“Vehicle collisions are a concern because they do feed on carrion, especially immature eagles feeding on roadkill and they just aren’t aware of vehicles and so unfortunately a lot of eagles get hit on the road,” said Kearns. “We also have some eagles colliding with power lines, especially in a state like Ohio where we have so many people and structures and roads.”

In the Mississippi flyway alone, which Ohio is a part of, there are currently well over 160,000 eagles, Kearns said. Tens of thousands of those birds are juveniles.

Schott said at Pickerel Creek last winter she saw an astounding number of eagles in a single location.

“I can tell you there are immatures everywhere. I counted between matures and immatures, 28 eagles in a span of about 100 feet on the tree line,” said Schott, going on to say they were hunkering down against a strong north or west wind. “It was pretty neat.”

Eagles are constructing nests closer to people in recent years — including in the midst of subdivisions. (Photo by James Proffitt)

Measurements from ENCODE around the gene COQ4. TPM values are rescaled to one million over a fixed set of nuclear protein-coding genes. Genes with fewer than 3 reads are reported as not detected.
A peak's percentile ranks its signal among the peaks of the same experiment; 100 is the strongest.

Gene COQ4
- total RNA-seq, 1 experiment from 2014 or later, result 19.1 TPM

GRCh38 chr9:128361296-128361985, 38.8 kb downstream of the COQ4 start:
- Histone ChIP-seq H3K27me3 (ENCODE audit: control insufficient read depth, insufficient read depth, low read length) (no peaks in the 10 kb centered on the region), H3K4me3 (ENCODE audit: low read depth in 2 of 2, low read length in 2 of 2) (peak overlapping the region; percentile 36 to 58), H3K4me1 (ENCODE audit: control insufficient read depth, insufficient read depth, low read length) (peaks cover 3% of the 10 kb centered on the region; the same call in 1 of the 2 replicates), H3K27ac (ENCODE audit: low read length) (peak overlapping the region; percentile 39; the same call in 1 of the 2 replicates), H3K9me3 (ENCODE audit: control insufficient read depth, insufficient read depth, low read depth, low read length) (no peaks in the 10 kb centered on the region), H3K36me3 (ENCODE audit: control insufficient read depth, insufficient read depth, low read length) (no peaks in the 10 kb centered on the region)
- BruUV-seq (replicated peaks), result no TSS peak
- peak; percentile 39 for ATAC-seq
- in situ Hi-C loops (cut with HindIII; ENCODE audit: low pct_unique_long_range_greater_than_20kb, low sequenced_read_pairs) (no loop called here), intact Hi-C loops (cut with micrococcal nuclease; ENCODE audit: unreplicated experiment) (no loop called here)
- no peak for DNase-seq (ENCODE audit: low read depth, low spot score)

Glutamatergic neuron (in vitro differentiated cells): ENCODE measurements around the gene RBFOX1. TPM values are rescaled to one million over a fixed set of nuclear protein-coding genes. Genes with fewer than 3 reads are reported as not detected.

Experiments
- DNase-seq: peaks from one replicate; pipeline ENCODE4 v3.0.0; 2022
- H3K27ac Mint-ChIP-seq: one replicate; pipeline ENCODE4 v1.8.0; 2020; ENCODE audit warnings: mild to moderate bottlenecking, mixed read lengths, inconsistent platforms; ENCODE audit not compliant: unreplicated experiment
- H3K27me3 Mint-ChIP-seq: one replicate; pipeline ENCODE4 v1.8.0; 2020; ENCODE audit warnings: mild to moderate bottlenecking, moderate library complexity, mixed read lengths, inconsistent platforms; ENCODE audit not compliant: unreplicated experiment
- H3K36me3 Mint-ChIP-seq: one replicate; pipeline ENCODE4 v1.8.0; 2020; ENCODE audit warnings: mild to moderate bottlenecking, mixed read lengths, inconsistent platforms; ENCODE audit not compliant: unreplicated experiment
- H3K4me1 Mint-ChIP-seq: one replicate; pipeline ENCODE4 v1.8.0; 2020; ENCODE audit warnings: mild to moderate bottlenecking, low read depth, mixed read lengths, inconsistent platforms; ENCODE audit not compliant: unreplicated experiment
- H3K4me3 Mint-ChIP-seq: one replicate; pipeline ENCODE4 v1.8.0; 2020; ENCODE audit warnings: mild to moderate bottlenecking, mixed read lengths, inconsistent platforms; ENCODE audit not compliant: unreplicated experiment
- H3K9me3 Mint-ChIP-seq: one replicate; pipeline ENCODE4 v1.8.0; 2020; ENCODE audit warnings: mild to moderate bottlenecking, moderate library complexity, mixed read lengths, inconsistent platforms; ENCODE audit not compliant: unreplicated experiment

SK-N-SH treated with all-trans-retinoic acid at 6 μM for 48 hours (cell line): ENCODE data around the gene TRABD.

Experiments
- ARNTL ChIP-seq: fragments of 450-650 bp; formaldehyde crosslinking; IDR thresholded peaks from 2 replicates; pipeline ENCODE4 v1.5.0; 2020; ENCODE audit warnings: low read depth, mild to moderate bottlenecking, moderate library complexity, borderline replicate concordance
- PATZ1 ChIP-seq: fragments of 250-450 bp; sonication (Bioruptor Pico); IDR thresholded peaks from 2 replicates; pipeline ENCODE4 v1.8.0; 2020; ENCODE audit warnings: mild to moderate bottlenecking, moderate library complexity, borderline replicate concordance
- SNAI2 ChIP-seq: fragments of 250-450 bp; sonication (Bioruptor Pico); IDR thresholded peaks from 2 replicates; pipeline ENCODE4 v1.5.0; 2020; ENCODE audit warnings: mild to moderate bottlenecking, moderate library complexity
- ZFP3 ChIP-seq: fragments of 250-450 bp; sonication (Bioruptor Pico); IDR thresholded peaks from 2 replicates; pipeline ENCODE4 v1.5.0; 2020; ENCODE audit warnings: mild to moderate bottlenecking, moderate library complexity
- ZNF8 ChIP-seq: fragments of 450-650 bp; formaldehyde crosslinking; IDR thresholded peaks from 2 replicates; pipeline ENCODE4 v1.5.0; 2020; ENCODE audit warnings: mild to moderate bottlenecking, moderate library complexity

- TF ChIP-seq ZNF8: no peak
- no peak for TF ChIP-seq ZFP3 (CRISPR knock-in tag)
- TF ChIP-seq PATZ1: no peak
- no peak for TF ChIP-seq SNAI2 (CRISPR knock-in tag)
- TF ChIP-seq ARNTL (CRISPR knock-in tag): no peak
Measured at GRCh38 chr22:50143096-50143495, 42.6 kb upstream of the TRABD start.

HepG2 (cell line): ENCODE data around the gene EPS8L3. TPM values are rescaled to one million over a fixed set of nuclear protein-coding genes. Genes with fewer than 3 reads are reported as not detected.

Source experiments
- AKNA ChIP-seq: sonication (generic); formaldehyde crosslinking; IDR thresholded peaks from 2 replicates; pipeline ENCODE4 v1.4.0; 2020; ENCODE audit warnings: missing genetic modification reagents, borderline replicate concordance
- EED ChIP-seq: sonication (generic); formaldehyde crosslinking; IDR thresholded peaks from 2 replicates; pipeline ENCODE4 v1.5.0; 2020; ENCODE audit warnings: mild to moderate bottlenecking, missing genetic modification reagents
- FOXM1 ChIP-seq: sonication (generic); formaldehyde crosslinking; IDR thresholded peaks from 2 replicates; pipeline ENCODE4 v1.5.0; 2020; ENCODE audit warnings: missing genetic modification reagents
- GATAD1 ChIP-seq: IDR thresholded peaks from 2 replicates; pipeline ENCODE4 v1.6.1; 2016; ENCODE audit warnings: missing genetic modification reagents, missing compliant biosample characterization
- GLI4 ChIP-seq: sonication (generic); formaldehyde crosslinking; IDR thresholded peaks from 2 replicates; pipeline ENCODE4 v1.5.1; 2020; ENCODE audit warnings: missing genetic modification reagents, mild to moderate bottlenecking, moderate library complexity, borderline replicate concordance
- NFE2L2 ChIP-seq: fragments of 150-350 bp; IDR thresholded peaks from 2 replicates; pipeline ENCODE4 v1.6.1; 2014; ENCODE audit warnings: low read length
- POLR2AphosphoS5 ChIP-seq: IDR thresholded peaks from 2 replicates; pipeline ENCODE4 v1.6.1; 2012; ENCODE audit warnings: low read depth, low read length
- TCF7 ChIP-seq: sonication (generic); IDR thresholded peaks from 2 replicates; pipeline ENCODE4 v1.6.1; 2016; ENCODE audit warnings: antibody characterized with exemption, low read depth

A generational divide

“I would honestly agree the older generation always seems to be more excited to see an eagle,” Schott said. “Most of the people I speak to really want to see an eagle’s nest and most of the inquiries I get are from the older generation. I had a grandpa in here the other day and he had his grandson with him and he told his grandson ‘When I was a kid we didn’t get to see eagles.’”

On World Migratory Bird Day May 11, the visitor center will host Back to the Wild, a local wildlife rehabilitation operation that offers up-close-and-personal views of eagles, raptors and other creatures, always a favorite of Biggest Week in American Birding attendees.

One of the center’s permanent displays is a mature eagle with eaglets and a separate display with an immature eagle. She said coloring activities for kids help show how white plumage on the heads progress with age.

Good places to find eagles in Ohio

Pickerel Creek Wildlife Area

Magee Marsh Wildlife Area

Old Woman Creek State Nature Preserve

Ottawa National Wildlife Refuge

Mosquito Creek Wildlife Area

Killdeer Plains Wildlife Area

Entire Lake Erie shoreline

Major rivers like Great Miami, Muskingum, Scioto and Hocking

Catch more news at Great Lakes Now: 

From the Ice Age to Now: A Lake Erie timeline

Where to see rare solar eclipse in Ohio

Featured image: An adult eagle. (Photo courtesy of ODNR)